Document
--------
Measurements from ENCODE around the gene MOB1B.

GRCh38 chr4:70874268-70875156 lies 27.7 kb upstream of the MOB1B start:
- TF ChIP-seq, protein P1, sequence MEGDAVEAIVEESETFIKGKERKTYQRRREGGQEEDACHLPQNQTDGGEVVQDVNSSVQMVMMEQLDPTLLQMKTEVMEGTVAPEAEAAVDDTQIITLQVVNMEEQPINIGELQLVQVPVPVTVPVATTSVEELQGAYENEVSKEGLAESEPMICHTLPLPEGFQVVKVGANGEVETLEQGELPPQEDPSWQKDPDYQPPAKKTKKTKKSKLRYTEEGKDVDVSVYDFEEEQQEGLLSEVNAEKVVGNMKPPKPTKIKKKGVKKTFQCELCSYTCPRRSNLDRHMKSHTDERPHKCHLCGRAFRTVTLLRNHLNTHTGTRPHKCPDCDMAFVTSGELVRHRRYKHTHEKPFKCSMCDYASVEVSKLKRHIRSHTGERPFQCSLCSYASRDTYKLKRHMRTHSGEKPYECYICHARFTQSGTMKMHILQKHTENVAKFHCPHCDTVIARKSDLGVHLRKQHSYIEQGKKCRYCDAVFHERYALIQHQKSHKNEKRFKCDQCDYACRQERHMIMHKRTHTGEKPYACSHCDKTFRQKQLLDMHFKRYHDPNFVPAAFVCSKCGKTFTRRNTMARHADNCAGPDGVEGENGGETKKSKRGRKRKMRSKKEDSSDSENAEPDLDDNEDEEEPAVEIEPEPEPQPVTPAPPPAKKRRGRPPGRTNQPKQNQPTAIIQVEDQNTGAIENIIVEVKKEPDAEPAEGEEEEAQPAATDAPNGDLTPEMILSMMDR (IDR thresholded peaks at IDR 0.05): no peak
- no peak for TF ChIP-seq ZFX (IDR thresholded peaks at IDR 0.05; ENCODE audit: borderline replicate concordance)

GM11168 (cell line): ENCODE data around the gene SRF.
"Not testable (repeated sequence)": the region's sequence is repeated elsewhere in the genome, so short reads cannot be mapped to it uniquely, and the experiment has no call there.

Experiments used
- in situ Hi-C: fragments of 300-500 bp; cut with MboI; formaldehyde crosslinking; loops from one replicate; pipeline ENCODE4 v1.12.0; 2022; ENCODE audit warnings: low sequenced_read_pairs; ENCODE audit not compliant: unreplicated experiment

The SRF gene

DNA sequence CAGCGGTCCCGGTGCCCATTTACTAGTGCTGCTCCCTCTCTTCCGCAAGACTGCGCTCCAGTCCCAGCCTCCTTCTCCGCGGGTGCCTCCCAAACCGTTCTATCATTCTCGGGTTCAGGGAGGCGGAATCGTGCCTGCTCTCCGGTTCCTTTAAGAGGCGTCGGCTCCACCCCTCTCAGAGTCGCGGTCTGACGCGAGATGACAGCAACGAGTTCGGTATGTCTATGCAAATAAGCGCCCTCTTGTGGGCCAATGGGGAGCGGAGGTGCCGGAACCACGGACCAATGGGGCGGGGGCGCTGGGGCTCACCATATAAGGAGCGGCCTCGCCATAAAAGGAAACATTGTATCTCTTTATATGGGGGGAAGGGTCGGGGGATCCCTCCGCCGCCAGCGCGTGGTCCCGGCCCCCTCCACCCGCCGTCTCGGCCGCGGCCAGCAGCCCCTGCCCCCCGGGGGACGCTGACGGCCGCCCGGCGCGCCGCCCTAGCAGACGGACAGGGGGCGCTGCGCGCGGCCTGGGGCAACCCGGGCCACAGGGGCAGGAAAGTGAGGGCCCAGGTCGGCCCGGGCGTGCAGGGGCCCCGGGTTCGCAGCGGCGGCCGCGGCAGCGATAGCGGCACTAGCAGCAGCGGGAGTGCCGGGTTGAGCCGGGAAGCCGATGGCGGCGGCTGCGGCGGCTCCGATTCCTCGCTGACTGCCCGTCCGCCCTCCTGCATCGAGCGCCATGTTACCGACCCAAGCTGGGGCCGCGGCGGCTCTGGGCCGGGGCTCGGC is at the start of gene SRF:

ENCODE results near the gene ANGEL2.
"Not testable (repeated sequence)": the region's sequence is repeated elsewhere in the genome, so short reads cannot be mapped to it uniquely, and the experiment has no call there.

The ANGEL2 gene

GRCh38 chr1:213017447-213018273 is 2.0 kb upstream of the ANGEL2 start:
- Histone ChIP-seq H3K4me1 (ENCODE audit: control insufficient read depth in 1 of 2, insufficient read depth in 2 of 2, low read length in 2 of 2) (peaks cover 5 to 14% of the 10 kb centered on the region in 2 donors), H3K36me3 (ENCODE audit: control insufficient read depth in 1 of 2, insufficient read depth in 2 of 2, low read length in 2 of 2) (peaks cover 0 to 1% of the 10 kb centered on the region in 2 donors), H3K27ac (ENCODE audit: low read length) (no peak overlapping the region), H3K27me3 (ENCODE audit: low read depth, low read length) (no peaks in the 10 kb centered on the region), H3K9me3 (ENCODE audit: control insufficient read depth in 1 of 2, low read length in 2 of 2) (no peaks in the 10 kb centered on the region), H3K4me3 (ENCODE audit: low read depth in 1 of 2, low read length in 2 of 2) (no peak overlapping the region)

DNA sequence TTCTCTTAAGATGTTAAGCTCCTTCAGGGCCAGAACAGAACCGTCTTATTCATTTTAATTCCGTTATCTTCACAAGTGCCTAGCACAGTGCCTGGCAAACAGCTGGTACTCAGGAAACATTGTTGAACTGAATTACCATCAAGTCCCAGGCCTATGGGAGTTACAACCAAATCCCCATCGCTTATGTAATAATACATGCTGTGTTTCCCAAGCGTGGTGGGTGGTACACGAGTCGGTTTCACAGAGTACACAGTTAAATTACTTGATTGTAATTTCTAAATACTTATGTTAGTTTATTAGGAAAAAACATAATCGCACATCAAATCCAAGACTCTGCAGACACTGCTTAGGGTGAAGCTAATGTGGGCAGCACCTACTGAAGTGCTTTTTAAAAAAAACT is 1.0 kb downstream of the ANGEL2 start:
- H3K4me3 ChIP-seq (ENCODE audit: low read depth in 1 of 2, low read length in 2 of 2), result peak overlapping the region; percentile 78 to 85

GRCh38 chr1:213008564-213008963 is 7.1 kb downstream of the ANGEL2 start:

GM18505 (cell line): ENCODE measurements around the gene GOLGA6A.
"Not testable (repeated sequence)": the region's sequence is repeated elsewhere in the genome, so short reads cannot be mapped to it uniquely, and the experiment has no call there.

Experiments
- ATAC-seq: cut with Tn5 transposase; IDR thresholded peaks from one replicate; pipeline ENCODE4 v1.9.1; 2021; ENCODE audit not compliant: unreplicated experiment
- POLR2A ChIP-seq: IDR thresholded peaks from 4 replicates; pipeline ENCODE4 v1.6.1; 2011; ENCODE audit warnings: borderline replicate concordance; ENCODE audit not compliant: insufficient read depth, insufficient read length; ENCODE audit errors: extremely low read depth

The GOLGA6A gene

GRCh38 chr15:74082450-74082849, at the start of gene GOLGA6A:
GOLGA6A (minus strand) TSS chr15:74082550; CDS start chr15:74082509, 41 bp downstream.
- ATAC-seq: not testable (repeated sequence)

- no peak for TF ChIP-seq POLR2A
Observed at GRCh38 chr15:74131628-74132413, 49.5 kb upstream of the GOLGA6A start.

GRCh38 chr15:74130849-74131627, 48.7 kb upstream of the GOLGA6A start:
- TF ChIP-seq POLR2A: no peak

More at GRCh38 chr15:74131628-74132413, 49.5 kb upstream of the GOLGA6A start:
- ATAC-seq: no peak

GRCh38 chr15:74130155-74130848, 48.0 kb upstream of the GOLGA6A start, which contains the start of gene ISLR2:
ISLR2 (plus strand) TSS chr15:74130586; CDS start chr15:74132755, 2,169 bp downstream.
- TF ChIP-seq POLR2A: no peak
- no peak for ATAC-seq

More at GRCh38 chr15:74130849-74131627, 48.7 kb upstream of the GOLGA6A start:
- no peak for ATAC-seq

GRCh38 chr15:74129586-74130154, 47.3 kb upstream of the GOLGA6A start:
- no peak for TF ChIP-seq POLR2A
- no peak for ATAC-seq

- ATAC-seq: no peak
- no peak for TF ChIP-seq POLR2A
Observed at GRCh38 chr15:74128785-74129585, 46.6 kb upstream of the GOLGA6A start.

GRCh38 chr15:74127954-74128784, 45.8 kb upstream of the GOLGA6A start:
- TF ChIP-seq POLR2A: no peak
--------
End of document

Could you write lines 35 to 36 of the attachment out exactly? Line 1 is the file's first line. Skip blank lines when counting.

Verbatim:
ISLR2 (plus strand) TSS chr15:74130586; CDS start chr15:74132755, 2,169 bp downstream.
- TF ChIP-seq POLR2A: no peak